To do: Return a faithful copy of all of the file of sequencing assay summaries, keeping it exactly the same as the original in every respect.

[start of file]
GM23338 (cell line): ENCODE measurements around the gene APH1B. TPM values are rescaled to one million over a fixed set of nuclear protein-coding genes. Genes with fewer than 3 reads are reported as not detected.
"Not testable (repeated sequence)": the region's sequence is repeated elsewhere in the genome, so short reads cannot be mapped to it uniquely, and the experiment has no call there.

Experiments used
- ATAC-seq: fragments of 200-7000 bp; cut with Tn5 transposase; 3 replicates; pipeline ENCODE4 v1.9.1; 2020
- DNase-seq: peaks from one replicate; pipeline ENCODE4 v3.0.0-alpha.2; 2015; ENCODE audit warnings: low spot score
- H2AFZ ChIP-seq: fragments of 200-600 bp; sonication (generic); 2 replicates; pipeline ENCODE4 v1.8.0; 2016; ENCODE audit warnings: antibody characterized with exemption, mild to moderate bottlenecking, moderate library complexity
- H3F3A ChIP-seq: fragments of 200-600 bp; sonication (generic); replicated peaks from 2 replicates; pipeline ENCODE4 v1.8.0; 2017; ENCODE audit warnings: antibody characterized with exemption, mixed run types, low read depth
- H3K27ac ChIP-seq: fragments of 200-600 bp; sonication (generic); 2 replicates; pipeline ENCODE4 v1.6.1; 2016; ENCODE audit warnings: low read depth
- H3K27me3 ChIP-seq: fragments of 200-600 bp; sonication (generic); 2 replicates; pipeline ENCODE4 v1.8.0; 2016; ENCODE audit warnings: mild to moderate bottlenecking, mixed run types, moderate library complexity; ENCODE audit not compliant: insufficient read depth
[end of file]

GM23338 (cell line): ENCODE measurements around the gene APH1B. TPM values are rescaled to one million over a fixed set of nuclear protein-coding genes. Genes with fewer than 3 reads are reported as not detected.
"Not testable (repeated sequence)": the region's sequence is repeated elsewhere in the genome, so short reads cannot be mapped to it uniquely, and the experiment has no call there.

Experiments used
- ATAC-seq: fragments of 200-7000 bp; cut with Tn5 transposase; 3 replicates; pipeline ENCODE4 v1.9.1; 2020
- DNase-seq: peaks from one replicate; pipeline ENCODE4 v3.0.0-alpha.2; 2015; ENCODE audit warnings: low spot score
- H2AFZ ChIP-seq: fragments of 200-600 bp; sonication (generic); 2 replicates; pipeline ENCODE4 v1.8.0; 2016; ENCODE audit warnings: antibody characterized with exemption, mild to moderate bottlenecking, moderate library complexity
- H3F3A ChIP-seq: fragments of 200-600 bp; sonication (generic); replicated peaks from 2 replicates; pipeline ENCODE4 v1.8.0; 2017; ENCODE audit warnings: antibody characterized with exemption, mixed run types, low read depth
- H3K27ac ChIP-seq: fragments of 200-600 bp; sonication (generic); 2 replicates; pipeline ENCODE4 v1.6.1; 2016; ENCODE audit warnings: low read depth
- H3K27me3 ChIP-seq: fragments of 200-600 bp; sonication (generic); 2 replicates; pipeline ENCODE4 v1.8.0; 2016; ENCODE audit warnings: mild to moderate bottlenecking, mixed run types, moderate library complexity; ENCODE audit not compliant: insufficient read depth